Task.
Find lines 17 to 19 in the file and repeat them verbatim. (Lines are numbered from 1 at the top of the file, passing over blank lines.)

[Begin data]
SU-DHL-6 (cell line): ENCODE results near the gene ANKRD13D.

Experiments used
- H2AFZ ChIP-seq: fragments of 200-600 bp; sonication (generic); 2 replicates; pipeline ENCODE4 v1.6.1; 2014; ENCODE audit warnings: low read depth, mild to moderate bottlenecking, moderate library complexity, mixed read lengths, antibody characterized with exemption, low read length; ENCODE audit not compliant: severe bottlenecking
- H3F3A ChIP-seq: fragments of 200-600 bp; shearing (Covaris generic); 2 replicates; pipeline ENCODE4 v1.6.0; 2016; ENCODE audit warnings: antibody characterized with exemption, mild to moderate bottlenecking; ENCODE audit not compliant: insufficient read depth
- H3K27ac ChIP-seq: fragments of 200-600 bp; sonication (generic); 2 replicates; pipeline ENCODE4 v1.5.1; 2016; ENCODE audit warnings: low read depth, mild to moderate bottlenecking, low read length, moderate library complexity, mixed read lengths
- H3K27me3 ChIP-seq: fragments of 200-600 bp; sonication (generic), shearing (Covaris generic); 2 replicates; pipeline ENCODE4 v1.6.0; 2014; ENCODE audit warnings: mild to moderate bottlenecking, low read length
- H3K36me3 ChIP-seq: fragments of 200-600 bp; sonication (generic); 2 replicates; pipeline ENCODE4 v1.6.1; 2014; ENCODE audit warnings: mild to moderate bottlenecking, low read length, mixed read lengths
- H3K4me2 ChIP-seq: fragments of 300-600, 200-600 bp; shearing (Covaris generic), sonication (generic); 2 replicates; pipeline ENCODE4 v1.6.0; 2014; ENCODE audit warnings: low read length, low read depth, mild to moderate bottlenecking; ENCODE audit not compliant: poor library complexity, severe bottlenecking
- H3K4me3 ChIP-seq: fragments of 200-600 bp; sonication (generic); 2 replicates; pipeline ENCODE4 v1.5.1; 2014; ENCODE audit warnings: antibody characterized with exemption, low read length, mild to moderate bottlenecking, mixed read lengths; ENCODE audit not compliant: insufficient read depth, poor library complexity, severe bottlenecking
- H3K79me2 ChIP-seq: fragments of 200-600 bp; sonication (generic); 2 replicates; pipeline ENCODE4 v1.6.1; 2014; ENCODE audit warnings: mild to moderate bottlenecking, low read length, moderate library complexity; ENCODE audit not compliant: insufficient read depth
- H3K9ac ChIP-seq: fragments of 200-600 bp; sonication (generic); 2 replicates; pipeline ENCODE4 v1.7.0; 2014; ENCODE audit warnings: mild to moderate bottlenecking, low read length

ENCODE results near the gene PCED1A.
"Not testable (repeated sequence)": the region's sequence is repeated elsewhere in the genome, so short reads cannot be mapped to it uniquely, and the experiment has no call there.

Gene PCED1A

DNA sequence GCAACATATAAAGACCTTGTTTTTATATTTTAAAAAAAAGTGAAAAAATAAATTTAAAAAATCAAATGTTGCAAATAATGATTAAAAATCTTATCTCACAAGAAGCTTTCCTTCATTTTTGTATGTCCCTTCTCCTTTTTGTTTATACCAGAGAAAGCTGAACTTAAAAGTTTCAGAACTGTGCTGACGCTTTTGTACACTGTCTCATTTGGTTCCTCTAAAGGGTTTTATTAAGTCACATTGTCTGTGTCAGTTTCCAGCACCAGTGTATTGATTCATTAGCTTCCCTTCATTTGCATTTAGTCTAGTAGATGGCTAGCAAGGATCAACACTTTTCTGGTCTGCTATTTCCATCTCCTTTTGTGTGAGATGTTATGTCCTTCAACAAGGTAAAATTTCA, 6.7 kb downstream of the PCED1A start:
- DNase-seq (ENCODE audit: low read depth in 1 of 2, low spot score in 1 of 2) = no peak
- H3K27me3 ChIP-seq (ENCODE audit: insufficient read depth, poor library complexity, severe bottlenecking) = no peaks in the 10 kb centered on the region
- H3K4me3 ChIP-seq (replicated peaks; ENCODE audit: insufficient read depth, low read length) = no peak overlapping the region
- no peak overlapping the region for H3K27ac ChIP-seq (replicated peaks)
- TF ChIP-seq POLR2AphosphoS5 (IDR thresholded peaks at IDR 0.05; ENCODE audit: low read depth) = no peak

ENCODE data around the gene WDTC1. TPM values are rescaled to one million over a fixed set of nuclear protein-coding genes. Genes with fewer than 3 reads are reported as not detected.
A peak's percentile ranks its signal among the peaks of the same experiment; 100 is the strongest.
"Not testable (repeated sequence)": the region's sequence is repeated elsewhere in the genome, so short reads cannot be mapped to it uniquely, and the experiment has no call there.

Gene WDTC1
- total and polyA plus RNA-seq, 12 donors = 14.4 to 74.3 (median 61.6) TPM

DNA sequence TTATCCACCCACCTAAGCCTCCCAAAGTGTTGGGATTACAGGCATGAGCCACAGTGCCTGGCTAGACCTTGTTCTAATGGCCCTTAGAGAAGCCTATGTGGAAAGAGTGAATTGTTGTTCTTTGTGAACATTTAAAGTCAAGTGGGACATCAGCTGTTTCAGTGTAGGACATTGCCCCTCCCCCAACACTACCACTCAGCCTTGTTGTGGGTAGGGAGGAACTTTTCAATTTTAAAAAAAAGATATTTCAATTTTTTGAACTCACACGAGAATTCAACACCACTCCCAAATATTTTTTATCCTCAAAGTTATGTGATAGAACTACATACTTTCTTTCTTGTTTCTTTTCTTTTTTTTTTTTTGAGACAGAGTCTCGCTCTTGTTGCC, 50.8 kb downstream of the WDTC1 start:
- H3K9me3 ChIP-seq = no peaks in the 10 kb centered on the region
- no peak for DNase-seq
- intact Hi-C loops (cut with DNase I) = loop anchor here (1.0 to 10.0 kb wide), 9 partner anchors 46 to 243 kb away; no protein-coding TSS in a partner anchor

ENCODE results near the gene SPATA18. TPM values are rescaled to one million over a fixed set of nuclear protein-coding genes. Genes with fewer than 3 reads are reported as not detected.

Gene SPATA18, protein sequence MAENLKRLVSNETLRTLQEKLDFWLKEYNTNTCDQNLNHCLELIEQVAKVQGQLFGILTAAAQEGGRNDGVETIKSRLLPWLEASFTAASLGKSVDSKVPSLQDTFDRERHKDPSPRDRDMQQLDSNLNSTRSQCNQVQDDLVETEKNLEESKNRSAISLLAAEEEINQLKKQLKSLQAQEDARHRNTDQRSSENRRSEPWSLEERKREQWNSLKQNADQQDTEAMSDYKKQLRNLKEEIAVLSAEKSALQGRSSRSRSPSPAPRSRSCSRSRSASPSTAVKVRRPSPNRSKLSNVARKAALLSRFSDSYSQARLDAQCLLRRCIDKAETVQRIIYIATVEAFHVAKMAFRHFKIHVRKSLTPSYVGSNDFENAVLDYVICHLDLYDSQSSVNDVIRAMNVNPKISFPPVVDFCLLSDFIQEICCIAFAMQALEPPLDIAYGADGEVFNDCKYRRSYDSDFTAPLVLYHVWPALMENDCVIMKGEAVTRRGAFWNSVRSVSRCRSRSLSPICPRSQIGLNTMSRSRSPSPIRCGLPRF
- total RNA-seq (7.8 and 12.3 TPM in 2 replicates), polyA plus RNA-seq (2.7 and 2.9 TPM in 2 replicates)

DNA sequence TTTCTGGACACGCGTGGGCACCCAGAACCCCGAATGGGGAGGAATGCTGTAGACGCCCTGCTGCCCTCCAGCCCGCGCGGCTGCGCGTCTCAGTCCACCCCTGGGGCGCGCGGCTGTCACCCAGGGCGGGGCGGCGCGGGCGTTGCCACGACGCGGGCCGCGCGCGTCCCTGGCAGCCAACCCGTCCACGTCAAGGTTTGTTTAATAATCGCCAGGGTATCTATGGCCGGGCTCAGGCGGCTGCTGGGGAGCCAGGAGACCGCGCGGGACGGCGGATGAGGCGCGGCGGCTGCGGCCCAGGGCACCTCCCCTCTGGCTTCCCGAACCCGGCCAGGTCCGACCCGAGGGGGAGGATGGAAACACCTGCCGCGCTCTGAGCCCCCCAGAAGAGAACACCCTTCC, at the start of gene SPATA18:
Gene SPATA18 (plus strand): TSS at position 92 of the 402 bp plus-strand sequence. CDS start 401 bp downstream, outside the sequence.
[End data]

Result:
- H3K27me3 ChIP-seq (ENCODE audit: insufficient read depth, poor library complexity, severe bottlenecking) = no peaks in the 10 kb centered on the region
- H3K4me3 ChIP-seq (replicated peaks; ENCODE audit: insufficient read depth, low read length) = no peak overlapping the region
- no peak overlapping the region for H3K27ac ChIP-seq (replicated peaks)